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Facts About Solar Energy
The sun has been around for about 4.5 billion years and is expected to be around for another 4-5 billion years. The output of solar energy that the sun delivers to earth is absolutely enormous. Theoretically, if we could harness the energy from one hour of sunlight from around the world, it could provide the energy needs for the entire world’s population for a year! Further, it should also be noted that only about 50% of the sun’s energy actually reaches the surface of the earth. In addition to being abundant, solar energy is both clean and renewable and available almost anywhere on our planet.
The challenge is not the supply of solar energy but rather the ingenuity of man in harnessing and applying it economically. Solar energy has been and continues to be used to provide electricity, heating, cooling, lighting, communications, transportation and as well as being incorporated into many other devices and appliances.
There are basically three ways solar energy is harnessed. They are:
• Photovoltaic This is the process of converting sunlight to electricity. This process is commonly identified with the use of solar cells or panels. This method is commonly used in solar lighting
• Concentrating Solar Power (“CSP”) Is a utility-scale application where sunlight is concentrated primarily through a wide grid of collection mirrors to heat a liquid or solid to produce steam to drive generators to produce electricity.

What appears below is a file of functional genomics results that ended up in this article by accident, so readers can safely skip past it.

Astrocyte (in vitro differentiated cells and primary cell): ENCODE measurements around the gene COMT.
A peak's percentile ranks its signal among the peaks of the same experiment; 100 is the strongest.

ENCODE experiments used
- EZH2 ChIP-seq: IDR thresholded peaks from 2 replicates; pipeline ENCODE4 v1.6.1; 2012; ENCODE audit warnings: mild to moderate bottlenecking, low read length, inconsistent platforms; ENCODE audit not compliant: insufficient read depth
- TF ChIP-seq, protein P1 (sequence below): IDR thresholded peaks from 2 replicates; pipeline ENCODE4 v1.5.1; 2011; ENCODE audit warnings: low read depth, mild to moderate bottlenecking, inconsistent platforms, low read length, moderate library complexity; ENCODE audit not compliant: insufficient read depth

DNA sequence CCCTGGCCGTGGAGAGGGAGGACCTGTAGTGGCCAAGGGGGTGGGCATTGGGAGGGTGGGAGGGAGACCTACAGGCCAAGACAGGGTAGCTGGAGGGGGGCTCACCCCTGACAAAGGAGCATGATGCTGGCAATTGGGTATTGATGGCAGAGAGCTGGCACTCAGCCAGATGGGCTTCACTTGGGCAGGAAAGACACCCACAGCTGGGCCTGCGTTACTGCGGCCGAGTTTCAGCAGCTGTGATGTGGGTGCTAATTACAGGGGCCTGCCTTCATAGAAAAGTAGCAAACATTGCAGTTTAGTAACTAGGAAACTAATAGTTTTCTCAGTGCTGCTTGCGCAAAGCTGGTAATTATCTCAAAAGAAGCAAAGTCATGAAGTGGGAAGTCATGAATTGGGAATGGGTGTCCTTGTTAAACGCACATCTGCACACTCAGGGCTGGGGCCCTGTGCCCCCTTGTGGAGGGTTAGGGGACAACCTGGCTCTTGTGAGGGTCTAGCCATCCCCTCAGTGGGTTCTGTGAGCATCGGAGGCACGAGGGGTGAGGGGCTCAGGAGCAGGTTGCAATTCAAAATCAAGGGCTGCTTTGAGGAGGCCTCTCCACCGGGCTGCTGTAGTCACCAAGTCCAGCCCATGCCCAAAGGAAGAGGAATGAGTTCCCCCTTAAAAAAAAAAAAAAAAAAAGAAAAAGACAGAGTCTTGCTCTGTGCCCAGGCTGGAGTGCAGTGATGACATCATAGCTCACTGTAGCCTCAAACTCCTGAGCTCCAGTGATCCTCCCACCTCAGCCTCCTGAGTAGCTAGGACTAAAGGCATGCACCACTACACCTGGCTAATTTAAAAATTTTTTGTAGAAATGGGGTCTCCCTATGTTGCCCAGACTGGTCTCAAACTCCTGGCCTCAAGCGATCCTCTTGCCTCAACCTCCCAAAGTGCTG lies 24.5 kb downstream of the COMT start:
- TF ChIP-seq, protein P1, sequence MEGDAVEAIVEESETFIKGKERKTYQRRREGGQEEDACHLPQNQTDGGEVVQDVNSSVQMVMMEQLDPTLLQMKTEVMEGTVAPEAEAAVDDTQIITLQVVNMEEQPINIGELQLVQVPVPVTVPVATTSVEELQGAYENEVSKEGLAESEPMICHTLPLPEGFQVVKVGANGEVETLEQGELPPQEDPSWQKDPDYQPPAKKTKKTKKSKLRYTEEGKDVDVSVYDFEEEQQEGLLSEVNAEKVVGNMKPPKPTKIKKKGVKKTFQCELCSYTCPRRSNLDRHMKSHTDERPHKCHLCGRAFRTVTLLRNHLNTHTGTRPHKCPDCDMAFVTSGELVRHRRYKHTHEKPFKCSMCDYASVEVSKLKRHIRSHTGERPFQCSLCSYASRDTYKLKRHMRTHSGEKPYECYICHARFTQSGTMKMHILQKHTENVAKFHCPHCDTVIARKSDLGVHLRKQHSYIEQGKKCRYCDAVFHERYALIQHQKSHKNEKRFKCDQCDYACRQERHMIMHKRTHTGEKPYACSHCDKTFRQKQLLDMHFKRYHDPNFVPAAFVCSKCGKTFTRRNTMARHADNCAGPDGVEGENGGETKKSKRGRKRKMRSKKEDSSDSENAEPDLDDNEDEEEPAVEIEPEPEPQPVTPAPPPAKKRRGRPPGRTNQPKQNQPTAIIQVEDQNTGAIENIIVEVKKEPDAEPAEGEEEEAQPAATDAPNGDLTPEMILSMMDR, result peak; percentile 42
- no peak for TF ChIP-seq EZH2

• Solar Thermal Hot Water, Heating and Cooling Similar to the CSP method previously discussed, rather than the sun generated heat going to drive generators the heated liquid or solid is interfaced with coils for heating or cooling.
Solar energy can also be categorized into two other categories. The categories are (1) active solar and (2) passive solar.
• Active solar involve the conversion of the sun’s heat into another form of energy through mechanical means. An example is the conversion via mechanical turbines to electric power.
• Passive solar provides heat when the environment is cool and cooling when the environment is warm but not by mechanical means. This is accomplished “passively” through building materials, design, window and floor selection.
Lastly, the good news is that the solar market continues to grow while the technological cost associated with this growth is coming down. In 2010, the solar energy market was the fastest growing US energy segment in the attaining a 67% growth rate. Market share grew from $3.6 Billion in 2009 to $6.0 Billion in 2010 due to federal tax credits and the ever lowering technological costs. The increase in capacity was enough to power an additional 200,000 homes and also resulted in the doubling of the use of solar panels.